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Throughout 1919, following orders from Ernst Röhm, Hitler had explored a number of new political parties in Munich, looking for one which would be a suitable vehicle as a front for the military. On 1 January 1920, he joined the tiny DAP (German Workers' Party) as party member 55, and was immediately asked to join the executive committee, where he became the 7th member. Within a few weeks Hitler had become its most dynamic speaker, and gradually shoved aside the rather lack-luster founders.
At Hitler's suggestion, the party agreed to hold a series of fund-raising and conscious-raising evenings. To attract crowds, Hitler designed a series of symbols, notably the black Swastika on a white circle, surrounded by a bright red field. Simultaneously, he proposed changing the name of the tiny party to the National Socialist German Workers Party. He easily persuaded the executive committee to agree to the changes, but with some reluctance they also agreed to use almost all of their "treasury" to rent a large hall so that Hitler could unveil the new name. At that time, he proposed reading out the 25 points upon which the new party would be based, in order for the attending crowd to "ratify" this charter.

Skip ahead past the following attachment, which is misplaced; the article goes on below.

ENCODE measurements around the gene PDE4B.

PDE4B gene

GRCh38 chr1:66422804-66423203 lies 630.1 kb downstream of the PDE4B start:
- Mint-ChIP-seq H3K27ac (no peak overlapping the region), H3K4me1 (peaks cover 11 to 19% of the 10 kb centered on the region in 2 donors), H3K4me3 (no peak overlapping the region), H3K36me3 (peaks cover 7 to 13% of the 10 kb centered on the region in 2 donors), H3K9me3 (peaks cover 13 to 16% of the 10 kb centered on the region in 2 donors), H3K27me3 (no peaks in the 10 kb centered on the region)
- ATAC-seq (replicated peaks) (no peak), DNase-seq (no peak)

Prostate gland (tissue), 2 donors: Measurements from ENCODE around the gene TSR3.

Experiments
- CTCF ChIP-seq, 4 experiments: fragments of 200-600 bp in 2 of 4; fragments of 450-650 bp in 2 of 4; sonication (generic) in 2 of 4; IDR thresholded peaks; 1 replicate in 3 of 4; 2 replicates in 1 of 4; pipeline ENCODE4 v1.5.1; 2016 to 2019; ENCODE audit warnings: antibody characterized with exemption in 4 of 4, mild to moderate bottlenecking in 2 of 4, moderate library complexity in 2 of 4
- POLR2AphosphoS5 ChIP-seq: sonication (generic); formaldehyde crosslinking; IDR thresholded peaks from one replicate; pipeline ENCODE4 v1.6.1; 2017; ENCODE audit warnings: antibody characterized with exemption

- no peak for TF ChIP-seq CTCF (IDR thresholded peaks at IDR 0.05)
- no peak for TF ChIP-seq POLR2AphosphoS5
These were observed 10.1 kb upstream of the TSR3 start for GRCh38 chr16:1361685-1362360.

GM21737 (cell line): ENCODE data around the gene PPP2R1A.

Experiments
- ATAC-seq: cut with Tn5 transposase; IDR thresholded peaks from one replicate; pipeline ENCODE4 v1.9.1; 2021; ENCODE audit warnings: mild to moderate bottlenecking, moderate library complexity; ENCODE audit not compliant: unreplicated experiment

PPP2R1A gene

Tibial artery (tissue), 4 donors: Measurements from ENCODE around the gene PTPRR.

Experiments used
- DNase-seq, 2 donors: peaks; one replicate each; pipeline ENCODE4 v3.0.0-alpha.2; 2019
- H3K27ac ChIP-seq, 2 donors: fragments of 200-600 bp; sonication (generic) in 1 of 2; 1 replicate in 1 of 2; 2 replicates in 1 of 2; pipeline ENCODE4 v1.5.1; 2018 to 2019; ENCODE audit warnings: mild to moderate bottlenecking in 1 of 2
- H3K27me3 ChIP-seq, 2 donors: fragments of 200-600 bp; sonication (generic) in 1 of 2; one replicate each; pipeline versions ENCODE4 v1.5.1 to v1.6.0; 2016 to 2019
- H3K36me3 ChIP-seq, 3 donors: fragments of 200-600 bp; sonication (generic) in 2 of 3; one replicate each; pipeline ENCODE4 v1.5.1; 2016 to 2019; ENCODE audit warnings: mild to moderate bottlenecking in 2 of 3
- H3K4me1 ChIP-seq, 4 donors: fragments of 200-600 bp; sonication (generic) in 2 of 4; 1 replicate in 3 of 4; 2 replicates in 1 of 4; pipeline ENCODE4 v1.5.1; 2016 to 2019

This is the poster they prepared for that meeting, which was held on 24 February 1920. It is an unimaginative placard, which simply prints the entire Nazi program. Click here if you wish to read an English Translation.